How to Spot an Immature Prophet and What To Do About It. This is the second in a series of articles on recognizing immaturity in fivefold ministry and what to do about it. If you have no idea what fivefold ministry is, check out Alan Hirsch’s brief descriptions here, or JR Woodward’s video introduction here. Missional church planting isn’t easy. You’re trying to grow something from the ground up in a healthy way, but the vagaries of people’s schedules and commitments makes it difficult to gain momentum and critical mass.
That’s why it’s so tempting to release gifted people into leadership too soon. If a competent leader comes along, it’s easy to just let them “go for it” without really evaluating their character. Unless we also have a way of evaluating how mature these gifted people are, we are asking for trouble. Why? One of the most devastating mistakes we can make as church planters is to assume that giftedness is the same thing as maturity. So how can we avoid this scenario? I talked about apostles last time. You Might Be a Prophet If… 1. 2. Shifting the Priorities of Church Leaders. By Neil Cole Jesus defined success differently. For Him, success could be summed up in three words: Faithfulness (Matt 25:21; Heb 11:6) fruitfulness (John 15:8) and finishing well (Matt 25:21; 2 Tim. 4:6-8).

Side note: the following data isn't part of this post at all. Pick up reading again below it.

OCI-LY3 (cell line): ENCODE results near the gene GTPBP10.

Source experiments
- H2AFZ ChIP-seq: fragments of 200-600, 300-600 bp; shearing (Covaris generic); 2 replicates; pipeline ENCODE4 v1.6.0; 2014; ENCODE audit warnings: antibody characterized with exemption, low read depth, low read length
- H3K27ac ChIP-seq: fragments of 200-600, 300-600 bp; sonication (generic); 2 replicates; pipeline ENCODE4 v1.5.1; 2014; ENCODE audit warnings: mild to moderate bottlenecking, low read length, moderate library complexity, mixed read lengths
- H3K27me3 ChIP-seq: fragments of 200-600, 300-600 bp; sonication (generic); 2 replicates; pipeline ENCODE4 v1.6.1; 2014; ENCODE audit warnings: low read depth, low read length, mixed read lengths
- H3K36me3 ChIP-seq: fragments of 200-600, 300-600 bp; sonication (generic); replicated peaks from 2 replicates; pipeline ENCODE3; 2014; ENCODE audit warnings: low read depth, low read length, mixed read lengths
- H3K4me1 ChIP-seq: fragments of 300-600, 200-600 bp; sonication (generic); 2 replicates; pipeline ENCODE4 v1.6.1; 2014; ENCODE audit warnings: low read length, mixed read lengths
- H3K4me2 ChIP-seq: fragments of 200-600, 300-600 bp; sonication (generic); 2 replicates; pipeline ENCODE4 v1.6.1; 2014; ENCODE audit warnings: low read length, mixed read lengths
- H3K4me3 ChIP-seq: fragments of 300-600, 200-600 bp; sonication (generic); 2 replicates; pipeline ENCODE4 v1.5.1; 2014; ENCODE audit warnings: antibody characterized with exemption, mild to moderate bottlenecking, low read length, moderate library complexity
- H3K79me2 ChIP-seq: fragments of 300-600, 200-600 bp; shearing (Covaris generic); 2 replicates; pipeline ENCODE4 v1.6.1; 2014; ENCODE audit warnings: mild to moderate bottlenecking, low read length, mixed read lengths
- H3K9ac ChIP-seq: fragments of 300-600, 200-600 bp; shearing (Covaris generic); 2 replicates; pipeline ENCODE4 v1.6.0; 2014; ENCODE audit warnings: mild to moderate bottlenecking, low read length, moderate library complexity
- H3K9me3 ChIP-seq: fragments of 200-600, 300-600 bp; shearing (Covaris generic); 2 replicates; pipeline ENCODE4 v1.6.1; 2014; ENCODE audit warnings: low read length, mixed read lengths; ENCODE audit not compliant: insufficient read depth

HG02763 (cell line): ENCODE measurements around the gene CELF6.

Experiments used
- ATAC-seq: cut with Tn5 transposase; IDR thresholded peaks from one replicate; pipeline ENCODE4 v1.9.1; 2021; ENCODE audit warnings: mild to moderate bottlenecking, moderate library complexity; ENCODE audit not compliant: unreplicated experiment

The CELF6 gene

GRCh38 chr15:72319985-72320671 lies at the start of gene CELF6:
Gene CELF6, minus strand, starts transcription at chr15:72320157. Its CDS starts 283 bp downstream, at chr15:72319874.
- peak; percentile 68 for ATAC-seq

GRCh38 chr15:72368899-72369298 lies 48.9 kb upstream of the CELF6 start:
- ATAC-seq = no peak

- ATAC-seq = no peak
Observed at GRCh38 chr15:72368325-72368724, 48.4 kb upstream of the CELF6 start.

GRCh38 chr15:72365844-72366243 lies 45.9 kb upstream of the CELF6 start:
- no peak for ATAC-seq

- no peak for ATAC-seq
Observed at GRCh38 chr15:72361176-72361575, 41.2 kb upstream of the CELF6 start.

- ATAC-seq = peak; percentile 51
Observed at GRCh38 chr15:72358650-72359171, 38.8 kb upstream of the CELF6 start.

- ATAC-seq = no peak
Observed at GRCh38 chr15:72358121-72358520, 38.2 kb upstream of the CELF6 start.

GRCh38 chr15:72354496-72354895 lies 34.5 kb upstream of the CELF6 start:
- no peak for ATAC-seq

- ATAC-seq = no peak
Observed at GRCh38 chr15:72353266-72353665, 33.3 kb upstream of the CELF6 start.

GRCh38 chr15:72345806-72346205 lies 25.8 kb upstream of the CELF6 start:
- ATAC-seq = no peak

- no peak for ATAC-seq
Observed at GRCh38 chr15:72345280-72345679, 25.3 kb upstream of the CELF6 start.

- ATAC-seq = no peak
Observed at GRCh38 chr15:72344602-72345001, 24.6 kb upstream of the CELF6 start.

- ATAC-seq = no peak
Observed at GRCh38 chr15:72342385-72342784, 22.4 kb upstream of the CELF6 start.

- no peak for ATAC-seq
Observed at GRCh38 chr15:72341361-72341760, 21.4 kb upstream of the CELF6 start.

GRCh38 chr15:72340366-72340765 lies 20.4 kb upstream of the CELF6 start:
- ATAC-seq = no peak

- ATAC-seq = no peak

If these three things are what Jesus is looking for to determine our success then perhaps our priorities should reflect them. Christian leaders put so much emphasis on tasks at the expense of relationships, but actually, it is our relationships that will ultimately reveal our success or lack thereof. The diagram below reflects a variety of roles that a typical Christian leader can feel obliged to fill. At the top of the chart are the roles and at the bottom are the numbers of people he or she can expect to influence in each of those roles. As you look at the circles above imagine them on a potter’s wheel spinning fast.
Leaders who perform well on the outside tasks get the most accolades and affirmations. Follow Jesus to True Success This was Jesus’ pattern; he fulfilled all the roles. 3 Key Shifts that Could Change the Face of ... As a small child I remember tagging along with my mom to women's ministry meetings to spend the morning in the church basement making quilts and knitting baby items for missionaries across the world. When this work was done, the women of mixed ages would gather around the table enjoying warm pieces of apple cake as they packed the items, sealing each box with brown packing tape and prayer. Sister Ella, the women's ministry leader, would paint a picture with her words, asking God to bless and protect the families, using the items to bring a bit of joy and helping them extend their reach. Sister Ella wasn't an eloquent prayer leader, but her simple words and heartfelt tears made an impression on my young heart.